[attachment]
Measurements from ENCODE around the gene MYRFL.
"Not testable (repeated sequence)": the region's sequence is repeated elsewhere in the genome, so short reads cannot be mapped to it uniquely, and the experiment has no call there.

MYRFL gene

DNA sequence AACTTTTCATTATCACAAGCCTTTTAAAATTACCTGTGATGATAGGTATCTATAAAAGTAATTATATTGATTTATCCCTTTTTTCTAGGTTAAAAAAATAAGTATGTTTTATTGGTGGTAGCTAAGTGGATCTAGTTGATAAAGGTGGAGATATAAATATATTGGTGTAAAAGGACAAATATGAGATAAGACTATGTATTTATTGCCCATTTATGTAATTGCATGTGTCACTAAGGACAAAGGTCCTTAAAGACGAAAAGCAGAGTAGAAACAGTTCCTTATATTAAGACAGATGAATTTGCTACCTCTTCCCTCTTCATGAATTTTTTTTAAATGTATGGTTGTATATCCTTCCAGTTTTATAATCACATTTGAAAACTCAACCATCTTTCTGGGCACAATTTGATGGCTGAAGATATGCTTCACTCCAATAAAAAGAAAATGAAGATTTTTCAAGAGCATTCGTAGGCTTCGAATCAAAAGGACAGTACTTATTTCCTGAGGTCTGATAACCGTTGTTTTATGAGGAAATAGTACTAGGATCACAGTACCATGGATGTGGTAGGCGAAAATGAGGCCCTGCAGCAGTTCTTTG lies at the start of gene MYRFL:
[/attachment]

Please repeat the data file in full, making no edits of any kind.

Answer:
Measurements from ENCODE around the gene MYRFL.
"Not testable (repeated sequence)": the region's sequence is repeated elsewhere in the genome, so short reads cannot be mapped to it uniquely, and the experiment has no call there.

MYRFL gene

DNA sequence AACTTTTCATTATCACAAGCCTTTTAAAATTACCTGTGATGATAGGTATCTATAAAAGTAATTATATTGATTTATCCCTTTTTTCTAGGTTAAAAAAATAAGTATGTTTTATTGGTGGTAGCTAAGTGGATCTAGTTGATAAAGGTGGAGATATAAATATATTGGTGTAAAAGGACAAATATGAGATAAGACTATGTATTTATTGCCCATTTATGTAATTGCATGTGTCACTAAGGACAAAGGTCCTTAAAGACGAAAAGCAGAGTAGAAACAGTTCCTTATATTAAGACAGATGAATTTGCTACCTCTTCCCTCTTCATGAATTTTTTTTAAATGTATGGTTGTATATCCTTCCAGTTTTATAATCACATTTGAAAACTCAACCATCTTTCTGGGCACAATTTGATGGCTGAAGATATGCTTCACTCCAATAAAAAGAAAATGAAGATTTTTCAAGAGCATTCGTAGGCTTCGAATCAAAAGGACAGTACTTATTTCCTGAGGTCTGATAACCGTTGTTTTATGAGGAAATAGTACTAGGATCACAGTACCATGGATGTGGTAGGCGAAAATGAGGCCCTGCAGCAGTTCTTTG lies at the start of gene MYRFL: